January is usually a quiet period with fewer activities, compared to December’s peak; but sometimes it induces an inner turmoil and much anxiety. And this, because it is the period in which we realize how many points we ticked off from last year’s resolutions, in relation to how many we actually wanted. We stress when we are honest with ourselves and strive to set other goals – more achievable. We tend to make big plans, without thinking that we are, most of the times, power-hungry and we don’t know where to start.
We want to be proud of our own person. But comparisons with others often involve a negative note, because the mind is set to underestimate the good things and small steps we have taken and focus on the achievements of others. Of course, this could stimulate a competitive attitude in us, even though we know that, in most cases, the performances of others are not quite out of the ordinary. This is how we end up complaining about mercy, underestimation and closure in our own shell, considering that we are not capable of what others can. We do not realize that, for a harmonious life, we must be well with ourselves, with the universe within us. We would be surprised to find that it takes only a few simple things to move the boulders out of place and that small adjustments are sometimes enough to light the spark needed to fulfill dreams.
In order to make everything easier, without the pressure of an endless list of resolutions, we have compiled some observations about the handy and extremely pleasurable efforts we can make to add value to our lives and our well-being.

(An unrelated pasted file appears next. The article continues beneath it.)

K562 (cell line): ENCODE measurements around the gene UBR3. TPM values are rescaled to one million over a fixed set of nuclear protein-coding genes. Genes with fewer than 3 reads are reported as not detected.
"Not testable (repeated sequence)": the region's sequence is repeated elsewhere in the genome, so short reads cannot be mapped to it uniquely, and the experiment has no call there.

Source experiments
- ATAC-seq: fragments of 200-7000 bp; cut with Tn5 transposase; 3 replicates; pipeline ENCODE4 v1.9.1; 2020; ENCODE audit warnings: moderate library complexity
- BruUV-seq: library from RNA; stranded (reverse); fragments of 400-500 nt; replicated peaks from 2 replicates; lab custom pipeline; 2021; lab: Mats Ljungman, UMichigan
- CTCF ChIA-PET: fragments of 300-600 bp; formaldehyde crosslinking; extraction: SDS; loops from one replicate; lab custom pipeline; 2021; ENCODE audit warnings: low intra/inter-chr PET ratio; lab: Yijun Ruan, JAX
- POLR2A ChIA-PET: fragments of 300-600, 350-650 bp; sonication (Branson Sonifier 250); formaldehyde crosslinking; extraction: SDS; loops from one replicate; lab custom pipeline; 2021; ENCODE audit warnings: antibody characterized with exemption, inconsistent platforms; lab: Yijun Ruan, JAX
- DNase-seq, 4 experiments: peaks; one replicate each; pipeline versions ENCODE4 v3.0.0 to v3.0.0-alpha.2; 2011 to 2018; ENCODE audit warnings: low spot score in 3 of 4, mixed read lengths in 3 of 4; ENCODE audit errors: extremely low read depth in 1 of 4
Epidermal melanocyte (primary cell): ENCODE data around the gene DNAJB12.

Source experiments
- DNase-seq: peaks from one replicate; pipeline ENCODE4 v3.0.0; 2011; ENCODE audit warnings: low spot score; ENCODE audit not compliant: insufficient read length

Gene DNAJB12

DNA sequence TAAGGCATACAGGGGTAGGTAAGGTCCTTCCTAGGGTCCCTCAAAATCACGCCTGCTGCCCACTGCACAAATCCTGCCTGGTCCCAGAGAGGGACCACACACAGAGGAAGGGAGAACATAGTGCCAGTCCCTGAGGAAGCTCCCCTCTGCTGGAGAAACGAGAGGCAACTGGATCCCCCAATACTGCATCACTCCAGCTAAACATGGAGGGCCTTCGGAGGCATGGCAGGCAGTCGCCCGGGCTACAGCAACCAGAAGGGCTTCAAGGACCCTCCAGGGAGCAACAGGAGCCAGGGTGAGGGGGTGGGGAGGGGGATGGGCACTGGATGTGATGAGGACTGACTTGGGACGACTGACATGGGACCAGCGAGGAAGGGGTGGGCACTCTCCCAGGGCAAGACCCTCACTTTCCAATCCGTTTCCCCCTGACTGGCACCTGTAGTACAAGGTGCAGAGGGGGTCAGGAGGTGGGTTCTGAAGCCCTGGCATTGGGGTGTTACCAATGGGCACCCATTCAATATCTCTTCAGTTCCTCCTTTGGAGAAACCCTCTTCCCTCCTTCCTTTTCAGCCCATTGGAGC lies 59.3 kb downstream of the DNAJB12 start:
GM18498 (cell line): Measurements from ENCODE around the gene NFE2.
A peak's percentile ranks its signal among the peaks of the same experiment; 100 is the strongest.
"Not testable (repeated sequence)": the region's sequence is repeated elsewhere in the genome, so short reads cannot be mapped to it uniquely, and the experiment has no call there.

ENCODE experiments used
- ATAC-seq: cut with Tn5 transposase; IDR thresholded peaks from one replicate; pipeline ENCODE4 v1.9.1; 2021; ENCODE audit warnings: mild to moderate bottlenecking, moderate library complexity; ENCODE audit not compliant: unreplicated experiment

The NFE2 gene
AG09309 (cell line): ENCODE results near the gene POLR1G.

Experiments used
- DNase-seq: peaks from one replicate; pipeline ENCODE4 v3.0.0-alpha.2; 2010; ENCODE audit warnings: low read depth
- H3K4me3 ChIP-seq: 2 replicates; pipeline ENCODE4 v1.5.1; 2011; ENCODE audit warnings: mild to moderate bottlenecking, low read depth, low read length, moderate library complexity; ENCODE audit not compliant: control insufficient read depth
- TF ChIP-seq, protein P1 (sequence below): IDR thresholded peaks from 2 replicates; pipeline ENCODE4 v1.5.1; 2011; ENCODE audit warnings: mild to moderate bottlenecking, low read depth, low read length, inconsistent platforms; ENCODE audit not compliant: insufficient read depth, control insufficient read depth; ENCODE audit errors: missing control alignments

- The home is the one where we take off our social masks and look like we are. This is precisely why we can start by making our home smelly. Olfactory expert Rachel Herz (author of Scent of Desire) points out that odor is associated with parts of the brain that process emotions and memories. Researches mention that vanilla makes people more relaxed, mint generates energy, and lavender relieves stress.
- If we are still in the home chapter, the researchers also urge us to decorate the house with family memories (for example, photos from the grandparents’ wedding, etc.). Dan Buettner (author of The Blue Zones) claims that, in happy cultures around the world, people feel part of a perpetual whole. The couple relationship is one that is cultivated continuously, it is not static, so the specialists resemble a living organism.
- The care and existence of indoor plants have an extraordinary effect on human health. Beyond the air quality, research has also revealed that those who care for the plants have lower nervous system disorders and have a blood pressure in normal parameters.